After we have read and discussed the excerpt, students will discuss how the Annie Dillard story matches up with Transcendental themes and Emerson's "Nature." This activity will serve as a review of the genre and essays, and students will be required to provide evidence to support their claims. I do not anticipate students to struggle with this process, as we have discussed it at length, but if they do I will change this activity to a written one which will be completed individually and then shared with a partner before sharing it with the class.
In our final few minutes of class, I will preview an upcoming project for students. Next class period we will be reading "Self-Reliance" and an excerpt from "On Civil Disobedience," which are both favorites of mine. I want students to approach these two difficult texts with excitement, so my plan is to build anticipation and add relevancy for students. I have found that the best approach to do this in my classroom is to work the angle that Emerson, Thoreau, and Transcendentalism were all pretty disliked by the "old people" of the time, but all three were pretty widely loved by young people. I will make the analogy that this school of thinking was akin to all the "dangerous" things that "the kids these days" are into, like technology and "the rap music." Students will generally perk up when they hear that we'll be reading something distrusted by adults for the complex ideas presented. I will build interest in the topic by briefly outlining some of Thoreau's biography, which includes being a "follower" of Emerson, living in the woods with a handful of beans for a couple years, and spending time in prison for refusing to pay his taxes in protest, among other things.
After I have students sufficiently hooked, I will also inform students that they will be creating their own argumentative presentation which will take a stand on some current issue in the news. In order to choose a topic, students must find a newspaper article that has been published in the past 30 days discussing the topic in some way. The article does not have to be argumentative itself, but it should be grounded in a topic that they could argue. For homework, they will be collecting at least two articles from credible online newspapers and linking them in a Google Doc that must be shared with me. We will talk more about this project in the future, but I want to give them plenty of time to find a topic that appeals to them, since it will be our first project like this. We will complete a longer argumentative research project next quarter, so this project will be tremendously valuable to preteach some of those concepts, gather formative assessment on their knowledge of argument, and really emphasize the structure of argument (which is an area students have really struggled with in the past).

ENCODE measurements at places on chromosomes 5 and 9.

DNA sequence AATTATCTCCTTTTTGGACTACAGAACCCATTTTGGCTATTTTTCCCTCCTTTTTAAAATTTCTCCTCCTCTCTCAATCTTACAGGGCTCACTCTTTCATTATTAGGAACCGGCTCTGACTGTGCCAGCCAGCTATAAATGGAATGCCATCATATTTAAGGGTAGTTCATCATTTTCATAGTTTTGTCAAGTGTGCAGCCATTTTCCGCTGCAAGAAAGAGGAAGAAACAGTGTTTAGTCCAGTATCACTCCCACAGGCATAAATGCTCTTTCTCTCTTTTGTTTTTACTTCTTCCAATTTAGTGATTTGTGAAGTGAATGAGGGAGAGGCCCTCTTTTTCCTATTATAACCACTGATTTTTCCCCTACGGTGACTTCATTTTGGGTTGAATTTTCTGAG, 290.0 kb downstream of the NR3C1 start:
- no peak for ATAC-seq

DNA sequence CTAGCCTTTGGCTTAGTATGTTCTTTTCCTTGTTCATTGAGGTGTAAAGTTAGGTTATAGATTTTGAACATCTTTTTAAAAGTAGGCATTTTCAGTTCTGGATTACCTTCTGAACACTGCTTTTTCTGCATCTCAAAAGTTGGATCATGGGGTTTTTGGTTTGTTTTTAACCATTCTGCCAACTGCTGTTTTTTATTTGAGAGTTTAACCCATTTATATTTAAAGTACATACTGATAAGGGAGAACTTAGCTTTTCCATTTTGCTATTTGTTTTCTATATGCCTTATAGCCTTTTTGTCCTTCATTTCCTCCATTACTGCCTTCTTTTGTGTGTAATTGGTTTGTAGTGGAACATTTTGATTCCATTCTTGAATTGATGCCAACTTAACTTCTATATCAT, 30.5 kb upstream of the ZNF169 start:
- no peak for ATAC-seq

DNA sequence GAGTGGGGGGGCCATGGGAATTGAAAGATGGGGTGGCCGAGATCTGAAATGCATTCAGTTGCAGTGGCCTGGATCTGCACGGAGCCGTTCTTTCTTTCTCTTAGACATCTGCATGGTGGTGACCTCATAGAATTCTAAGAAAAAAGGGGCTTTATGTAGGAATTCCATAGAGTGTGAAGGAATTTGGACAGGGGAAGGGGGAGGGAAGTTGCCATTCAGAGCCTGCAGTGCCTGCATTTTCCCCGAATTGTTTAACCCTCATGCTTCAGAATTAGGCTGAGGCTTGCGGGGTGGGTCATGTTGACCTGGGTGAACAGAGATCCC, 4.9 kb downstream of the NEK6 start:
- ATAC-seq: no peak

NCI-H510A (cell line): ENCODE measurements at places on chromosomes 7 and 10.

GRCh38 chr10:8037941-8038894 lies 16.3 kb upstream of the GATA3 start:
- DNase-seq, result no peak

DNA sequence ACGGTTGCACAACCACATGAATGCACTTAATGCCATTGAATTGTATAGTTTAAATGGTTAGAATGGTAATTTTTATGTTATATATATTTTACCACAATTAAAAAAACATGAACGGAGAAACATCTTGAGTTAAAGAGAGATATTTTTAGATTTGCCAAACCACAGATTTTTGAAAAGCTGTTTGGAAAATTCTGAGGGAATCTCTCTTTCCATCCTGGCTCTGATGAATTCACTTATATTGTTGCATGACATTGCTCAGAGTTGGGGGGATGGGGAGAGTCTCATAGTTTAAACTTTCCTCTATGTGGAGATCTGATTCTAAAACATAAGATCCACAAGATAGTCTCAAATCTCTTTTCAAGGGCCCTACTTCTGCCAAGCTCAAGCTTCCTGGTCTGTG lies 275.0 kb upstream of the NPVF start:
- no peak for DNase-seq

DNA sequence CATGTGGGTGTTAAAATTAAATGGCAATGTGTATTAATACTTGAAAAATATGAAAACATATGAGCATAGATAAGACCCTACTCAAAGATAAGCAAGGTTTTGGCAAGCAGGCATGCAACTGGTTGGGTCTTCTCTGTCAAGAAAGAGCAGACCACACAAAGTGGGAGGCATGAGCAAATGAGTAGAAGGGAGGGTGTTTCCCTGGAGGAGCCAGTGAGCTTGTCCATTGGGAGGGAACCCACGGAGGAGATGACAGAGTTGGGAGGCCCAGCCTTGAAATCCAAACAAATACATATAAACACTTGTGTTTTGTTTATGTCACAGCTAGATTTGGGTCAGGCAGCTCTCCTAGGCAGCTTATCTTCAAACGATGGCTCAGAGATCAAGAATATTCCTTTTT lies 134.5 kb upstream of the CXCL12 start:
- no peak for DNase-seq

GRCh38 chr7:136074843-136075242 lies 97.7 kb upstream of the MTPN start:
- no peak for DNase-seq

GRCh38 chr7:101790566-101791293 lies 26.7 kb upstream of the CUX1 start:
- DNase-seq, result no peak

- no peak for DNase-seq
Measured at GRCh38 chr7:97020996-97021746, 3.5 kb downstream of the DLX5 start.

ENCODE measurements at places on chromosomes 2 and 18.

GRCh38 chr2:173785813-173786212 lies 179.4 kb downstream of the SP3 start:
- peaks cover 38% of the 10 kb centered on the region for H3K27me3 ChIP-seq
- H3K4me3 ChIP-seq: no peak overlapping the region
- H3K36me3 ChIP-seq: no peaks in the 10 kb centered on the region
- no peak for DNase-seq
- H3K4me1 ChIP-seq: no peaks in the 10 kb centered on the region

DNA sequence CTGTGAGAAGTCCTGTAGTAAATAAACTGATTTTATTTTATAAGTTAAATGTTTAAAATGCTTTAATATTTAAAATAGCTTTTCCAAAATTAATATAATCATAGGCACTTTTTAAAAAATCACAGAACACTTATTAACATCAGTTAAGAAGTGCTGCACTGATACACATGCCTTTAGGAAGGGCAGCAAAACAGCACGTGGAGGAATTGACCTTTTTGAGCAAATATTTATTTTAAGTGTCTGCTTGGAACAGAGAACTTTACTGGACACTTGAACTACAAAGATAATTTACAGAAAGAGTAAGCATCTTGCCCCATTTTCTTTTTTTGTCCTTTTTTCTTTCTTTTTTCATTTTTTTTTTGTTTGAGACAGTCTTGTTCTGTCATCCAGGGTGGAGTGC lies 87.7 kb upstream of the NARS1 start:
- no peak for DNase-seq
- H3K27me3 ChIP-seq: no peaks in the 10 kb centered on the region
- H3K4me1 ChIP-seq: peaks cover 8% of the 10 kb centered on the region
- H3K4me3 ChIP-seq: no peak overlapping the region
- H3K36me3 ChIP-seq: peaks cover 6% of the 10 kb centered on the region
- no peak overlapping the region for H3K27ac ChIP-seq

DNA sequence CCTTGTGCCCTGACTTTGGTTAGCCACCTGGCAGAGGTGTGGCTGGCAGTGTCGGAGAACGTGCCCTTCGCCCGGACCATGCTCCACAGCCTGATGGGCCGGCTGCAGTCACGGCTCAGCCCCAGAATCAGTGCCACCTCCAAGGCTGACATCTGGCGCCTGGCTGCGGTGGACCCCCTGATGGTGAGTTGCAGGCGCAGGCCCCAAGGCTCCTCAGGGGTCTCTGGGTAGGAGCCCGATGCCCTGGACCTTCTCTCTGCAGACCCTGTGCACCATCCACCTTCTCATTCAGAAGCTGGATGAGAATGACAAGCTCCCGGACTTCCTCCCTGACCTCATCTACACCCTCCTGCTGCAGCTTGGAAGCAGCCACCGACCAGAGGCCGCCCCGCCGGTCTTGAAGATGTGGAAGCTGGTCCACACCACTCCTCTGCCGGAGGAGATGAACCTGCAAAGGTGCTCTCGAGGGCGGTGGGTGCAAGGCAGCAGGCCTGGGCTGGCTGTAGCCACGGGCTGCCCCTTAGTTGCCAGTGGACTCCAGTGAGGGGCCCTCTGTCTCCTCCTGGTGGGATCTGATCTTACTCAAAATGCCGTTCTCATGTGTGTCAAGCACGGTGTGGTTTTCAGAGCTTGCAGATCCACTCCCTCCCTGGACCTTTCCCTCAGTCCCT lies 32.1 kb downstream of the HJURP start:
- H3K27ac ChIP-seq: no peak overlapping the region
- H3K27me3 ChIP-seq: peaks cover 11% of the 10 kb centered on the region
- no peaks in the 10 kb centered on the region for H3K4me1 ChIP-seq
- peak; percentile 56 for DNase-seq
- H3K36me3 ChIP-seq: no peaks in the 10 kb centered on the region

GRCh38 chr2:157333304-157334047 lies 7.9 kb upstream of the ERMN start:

The "mini-research" project will have several components, including an outline, Powerpoint (Google Slides) Presentation, and 3-5 Brainshark recording. Attached in the resource section in this file, I will include a sample template for the outline and presentation. I will also include a student's topic brainstorming document, completed outline, and presentation.
At this point, I will not give students restrictions on any topics. I want to encourage them to find something that is interesting to them, not just "easiest" to argue, and limiting the project early tends to result in students that are more conscious of the rubric than their own interests. Next class period, we will analyze our model argumentative texts and look more into the details of our upcoming "mini-research" project.